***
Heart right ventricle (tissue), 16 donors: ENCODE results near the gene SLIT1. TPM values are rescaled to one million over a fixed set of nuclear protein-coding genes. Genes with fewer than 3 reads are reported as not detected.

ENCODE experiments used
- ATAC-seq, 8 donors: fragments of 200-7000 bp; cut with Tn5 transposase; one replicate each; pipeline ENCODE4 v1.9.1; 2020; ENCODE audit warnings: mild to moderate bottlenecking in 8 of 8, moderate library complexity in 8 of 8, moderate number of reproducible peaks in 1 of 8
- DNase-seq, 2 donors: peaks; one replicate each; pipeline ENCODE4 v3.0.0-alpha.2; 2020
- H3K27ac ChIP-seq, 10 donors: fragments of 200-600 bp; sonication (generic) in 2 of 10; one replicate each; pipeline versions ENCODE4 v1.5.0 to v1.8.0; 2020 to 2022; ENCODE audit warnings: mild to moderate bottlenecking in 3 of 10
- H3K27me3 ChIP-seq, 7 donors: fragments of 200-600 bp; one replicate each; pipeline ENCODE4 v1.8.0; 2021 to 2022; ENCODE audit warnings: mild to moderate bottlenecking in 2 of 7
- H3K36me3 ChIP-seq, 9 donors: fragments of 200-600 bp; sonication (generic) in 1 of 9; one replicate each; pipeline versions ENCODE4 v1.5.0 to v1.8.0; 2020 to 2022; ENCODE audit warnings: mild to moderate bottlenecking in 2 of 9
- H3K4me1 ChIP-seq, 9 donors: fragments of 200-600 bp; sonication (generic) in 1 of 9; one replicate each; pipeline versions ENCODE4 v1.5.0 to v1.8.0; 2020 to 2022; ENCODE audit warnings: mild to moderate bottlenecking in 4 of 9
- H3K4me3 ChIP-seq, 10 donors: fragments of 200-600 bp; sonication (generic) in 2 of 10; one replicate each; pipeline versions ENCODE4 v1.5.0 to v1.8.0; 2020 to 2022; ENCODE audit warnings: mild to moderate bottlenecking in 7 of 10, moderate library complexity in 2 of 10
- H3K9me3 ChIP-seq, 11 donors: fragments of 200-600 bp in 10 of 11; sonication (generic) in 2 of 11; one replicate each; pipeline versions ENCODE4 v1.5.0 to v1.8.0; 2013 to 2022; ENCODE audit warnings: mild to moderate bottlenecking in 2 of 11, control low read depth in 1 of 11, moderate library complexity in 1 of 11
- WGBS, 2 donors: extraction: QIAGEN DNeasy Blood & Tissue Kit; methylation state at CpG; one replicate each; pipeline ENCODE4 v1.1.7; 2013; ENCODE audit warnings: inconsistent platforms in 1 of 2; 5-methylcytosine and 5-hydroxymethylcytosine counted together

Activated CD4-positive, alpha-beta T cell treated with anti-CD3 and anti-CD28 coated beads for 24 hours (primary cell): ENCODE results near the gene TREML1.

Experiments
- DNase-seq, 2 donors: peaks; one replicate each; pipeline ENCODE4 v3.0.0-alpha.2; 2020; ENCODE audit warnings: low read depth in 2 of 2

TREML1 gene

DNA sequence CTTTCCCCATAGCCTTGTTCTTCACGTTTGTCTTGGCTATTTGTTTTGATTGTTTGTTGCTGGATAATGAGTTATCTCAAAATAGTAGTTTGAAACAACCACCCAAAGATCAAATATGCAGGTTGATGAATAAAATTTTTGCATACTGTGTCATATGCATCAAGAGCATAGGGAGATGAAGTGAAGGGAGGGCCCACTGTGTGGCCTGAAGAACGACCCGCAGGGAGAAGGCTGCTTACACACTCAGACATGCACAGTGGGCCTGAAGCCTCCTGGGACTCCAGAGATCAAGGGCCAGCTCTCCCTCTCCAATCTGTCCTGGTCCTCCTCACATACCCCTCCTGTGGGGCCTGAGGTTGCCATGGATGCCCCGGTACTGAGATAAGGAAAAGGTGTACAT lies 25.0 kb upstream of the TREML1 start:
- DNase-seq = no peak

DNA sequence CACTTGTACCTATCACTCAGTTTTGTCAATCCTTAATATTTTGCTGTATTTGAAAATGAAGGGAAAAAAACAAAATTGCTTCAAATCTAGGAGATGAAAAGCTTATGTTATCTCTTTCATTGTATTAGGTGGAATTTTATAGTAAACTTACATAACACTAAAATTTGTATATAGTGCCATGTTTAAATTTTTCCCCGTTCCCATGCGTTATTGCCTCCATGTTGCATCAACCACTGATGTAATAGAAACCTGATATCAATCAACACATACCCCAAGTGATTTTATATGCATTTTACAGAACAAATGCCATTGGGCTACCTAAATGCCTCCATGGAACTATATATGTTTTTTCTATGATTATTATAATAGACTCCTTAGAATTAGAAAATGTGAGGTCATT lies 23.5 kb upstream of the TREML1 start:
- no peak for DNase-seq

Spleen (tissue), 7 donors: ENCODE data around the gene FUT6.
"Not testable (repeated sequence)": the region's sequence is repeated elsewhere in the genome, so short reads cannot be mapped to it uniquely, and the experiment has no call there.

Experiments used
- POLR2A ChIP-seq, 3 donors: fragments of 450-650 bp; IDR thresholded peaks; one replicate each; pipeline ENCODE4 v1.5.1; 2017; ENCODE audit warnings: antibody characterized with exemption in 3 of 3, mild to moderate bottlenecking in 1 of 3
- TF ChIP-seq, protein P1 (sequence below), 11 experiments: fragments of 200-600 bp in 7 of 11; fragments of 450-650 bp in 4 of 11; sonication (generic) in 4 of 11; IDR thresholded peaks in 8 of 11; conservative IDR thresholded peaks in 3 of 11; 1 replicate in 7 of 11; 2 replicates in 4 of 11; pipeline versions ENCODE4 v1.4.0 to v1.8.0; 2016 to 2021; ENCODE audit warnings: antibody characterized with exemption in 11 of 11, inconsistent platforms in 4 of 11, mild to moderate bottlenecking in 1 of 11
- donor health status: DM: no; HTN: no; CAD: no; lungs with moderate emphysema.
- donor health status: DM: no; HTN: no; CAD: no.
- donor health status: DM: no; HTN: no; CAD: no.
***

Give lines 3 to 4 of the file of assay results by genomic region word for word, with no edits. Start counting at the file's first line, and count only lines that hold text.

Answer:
- ATAC-seq, 8 donors: fragments of 200-7000 bp; cut with Tn5 transposase; one replicate each; pipeline ENCODE4 v1.9.1; 2020; ENCODE audit warnings: mild to moderate bottlenecking in 8 of 8, moderate library complexity in 8 of 8, moderate number of reproducible peaks in 1 of 8
- DNase-seq, 2 donors: peaks; one replicate each; pipeline ENCODE4 v3.0.0-alpha.2; 2020